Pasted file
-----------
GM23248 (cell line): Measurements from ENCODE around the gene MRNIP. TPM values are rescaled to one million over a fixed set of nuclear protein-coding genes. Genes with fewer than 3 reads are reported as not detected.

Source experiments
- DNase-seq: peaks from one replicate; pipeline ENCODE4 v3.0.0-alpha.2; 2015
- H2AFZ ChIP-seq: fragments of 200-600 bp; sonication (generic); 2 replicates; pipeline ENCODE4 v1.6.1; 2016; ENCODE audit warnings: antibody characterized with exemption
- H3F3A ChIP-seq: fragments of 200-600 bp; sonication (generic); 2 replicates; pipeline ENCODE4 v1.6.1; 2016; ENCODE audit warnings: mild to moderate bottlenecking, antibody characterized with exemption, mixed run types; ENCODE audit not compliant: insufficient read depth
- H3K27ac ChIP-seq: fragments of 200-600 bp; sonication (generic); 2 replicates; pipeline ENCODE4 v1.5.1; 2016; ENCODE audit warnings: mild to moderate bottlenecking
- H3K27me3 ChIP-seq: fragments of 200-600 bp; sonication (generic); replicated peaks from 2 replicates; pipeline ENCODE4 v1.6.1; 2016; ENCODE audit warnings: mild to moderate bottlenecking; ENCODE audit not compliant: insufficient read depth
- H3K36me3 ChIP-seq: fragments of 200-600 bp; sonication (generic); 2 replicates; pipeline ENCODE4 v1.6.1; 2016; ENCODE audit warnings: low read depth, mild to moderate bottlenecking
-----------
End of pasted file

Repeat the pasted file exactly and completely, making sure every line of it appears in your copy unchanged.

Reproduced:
GM23248 (cell line): Measurements from ENCODE around the gene MRNIP. TPM values are rescaled to one million over a fixed set of nuclear protein-coding genes. Genes with fewer than 3 reads are reported as not detected.

Source experiments
- DNase-seq: peaks from one replicate; pipeline ENCODE4 v3.0.0-alpha.2; 2015
- H2AFZ ChIP-seq: fragments of 200-600 bp; sonication (generic); 2 replicates; pipeline ENCODE4 v1.6.1; 2016; ENCODE audit warnings: antibody characterized with exemption
- H3F3A ChIP-seq: fragments of 200-600 bp; sonication (generic); 2 replicates; pipeline ENCODE4 v1.6.1; 2016; ENCODE audit warnings: mild to moderate bottlenecking, antibody characterized with exemption, mixed run types; ENCODE audit not compliant: insufficient read depth
- H3K27ac ChIP-seq: fragments of 200-600 bp; sonication (generic); 2 replicates; pipeline ENCODE4 v1.5.1; 2016; ENCODE audit warnings: mild to moderate bottlenecking
- H3K27me3 ChIP-seq: fragments of 200-600 bp; sonication (generic); replicated peaks from 2 replicates; pipeline ENCODE4 v1.6.1; 2016; ENCODE audit warnings: mild to moderate bottlenecking; ENCODE audit not compliant: insufficient read depth
- H3K36me3 ChIP-seq: fragments of 200-600 bp; sonication (generic); 2 replicates; pipeline ENCODE4 v1.6.1; 2016; ENCODE audit warnings: low read depth, mild to moderate bottlenecking